The most ineffective workers are systematically moved to the place where they can do the least damage: management.

The user base for strong cryptography declines by half with every additional keystroke or mouse click required to make it work.

Ellison’s Law of Data
Once the business data have been centralized and integrated, the value of the database is greater than the sum of the preexisting parts.

As the rate of erroneous alerts increases, operator reliance, or belief, in subsequent warnings decreases.

The more highly adapted an organism becomes, the less adaptable it is to any new change.

The time to acquire a target is a function of the distance to and the size of the target.

There does not now, nor will there ever, exist a programming language in which it is the least bit hard to write bad programs.

If you put tomfoolery into a computer, nothing comes out but tomfoolery. But this tomfoolery, having passed through a very expensive machine, is somehow ennobled, and no one dares to criticize it.

Bandwidth grows at least three times faster than computer power.

As an online discussion grows longer, the probability of a comparison involving Nazis or Hitler approaches one.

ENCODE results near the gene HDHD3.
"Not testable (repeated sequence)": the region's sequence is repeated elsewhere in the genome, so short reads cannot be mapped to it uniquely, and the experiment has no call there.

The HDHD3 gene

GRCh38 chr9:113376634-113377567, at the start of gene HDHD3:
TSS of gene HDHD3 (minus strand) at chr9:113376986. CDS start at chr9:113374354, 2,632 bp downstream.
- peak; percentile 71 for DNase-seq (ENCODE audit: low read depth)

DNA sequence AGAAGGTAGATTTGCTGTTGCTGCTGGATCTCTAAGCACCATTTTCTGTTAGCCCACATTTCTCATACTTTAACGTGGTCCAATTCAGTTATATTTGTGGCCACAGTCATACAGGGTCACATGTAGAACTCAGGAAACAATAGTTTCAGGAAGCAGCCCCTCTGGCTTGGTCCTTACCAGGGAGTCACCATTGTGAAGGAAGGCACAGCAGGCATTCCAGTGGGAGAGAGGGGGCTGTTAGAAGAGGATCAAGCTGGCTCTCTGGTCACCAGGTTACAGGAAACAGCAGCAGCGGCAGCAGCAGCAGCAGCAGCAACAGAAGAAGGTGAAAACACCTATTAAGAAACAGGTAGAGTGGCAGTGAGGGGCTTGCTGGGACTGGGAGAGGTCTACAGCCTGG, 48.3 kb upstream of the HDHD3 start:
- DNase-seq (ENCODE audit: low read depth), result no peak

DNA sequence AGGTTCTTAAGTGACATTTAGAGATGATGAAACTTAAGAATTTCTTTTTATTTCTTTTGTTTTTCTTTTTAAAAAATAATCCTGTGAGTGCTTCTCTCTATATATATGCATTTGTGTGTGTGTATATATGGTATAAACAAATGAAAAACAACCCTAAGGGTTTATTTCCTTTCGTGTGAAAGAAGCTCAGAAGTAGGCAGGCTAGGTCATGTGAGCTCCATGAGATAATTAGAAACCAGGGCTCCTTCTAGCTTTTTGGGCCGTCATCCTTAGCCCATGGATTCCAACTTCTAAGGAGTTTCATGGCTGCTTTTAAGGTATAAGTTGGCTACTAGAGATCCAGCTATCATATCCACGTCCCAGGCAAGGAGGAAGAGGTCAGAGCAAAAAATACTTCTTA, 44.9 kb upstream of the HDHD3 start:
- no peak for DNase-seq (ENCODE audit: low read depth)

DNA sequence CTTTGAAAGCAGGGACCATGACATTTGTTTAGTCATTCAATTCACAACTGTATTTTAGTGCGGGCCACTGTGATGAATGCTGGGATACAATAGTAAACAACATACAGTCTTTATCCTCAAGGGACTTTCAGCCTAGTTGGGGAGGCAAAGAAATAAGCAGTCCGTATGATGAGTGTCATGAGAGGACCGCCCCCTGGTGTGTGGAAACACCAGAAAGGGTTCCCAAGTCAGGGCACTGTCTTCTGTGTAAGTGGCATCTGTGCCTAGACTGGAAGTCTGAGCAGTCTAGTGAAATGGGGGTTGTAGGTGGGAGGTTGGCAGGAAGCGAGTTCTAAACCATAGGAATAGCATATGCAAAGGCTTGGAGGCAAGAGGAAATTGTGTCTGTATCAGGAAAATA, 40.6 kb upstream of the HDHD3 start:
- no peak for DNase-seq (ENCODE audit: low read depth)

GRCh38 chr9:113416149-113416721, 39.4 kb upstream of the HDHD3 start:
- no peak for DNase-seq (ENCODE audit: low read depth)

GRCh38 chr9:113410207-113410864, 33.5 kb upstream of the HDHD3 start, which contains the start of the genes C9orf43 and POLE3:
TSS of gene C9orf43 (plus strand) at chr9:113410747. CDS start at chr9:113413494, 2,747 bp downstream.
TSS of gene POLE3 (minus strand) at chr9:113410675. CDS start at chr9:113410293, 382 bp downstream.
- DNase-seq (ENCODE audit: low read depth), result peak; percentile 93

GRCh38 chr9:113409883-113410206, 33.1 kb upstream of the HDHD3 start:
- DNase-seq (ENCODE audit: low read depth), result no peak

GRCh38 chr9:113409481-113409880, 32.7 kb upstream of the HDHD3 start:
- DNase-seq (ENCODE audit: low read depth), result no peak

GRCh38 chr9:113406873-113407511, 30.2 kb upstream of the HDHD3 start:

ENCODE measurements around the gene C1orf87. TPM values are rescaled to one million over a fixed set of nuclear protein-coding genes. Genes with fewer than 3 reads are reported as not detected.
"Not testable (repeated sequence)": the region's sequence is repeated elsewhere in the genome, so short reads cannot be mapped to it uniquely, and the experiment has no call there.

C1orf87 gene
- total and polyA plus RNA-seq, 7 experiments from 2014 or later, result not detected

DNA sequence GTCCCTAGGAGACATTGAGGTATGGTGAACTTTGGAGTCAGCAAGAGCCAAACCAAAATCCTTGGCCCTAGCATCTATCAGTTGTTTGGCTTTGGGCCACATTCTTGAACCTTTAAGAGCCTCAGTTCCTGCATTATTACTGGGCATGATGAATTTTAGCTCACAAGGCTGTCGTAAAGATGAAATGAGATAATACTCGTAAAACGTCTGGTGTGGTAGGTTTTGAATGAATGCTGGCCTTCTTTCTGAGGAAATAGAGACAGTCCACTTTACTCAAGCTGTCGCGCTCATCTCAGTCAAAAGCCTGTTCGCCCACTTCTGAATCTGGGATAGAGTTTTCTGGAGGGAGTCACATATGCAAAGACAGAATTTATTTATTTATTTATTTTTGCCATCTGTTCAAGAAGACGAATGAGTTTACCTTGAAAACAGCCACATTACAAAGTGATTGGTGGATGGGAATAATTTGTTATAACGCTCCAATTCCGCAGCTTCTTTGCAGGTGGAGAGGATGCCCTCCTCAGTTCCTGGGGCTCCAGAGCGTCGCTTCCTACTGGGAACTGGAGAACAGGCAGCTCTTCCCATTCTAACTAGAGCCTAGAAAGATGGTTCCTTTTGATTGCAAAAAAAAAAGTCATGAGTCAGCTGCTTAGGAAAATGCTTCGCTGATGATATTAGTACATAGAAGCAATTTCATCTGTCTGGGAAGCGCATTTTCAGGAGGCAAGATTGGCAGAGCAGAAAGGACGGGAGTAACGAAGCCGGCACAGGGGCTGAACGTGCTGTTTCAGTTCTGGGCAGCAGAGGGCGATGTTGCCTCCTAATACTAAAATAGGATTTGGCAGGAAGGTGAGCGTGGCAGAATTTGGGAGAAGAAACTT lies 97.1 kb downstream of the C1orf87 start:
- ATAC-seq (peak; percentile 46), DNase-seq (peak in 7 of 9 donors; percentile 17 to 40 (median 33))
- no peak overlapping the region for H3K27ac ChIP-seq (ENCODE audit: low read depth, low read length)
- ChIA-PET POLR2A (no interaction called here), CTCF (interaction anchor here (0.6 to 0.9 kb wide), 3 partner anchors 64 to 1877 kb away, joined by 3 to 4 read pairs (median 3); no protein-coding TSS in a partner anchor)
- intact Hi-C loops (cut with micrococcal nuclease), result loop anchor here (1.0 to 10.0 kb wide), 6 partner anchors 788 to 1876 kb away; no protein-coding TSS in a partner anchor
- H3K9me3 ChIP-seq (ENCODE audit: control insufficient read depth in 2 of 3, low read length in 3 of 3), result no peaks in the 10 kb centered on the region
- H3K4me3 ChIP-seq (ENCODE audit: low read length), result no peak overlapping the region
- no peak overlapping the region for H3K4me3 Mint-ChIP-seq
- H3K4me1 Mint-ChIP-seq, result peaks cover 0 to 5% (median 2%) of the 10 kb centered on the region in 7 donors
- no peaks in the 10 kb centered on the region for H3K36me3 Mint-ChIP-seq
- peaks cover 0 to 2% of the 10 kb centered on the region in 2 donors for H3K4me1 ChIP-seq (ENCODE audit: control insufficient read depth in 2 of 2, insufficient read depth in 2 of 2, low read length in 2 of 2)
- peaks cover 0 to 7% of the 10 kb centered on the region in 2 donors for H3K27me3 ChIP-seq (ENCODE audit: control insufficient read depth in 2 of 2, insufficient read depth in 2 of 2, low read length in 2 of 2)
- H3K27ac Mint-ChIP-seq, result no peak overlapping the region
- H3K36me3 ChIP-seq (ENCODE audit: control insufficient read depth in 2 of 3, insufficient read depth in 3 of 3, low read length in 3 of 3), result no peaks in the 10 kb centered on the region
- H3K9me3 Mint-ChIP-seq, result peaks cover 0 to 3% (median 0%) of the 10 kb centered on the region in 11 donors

The cost of computing systems increases as the square root of the computational power of the systems.

Hartree’s Law
Douglas Hartree
Whatever the state of a project, the time a project-leader will estimate for completion is constant.

The time to make a decision is a function of the possible choices he or she has.

The time to make a decision is a function of the possible choices he or she has.

Inside every large problem is a small problem struggling to get out.

A task always takes longer than you expect, even when you take into account Hofstadter’s Law.

Users spend most of their time on other sites. This means that users prefer your site to work the same way as all the other sites they already know.

smart(employees) = log(employees), or “No matter who you are, most of the smartest people work for someone else.”

In cryptography, a system should be secure even if everything about the system, except for a small piece of information — the key — is public knowledge.

Eric S. Raymond
Given enough eyeballs, all bugs are shallow.

People under time pressure don’t think faster.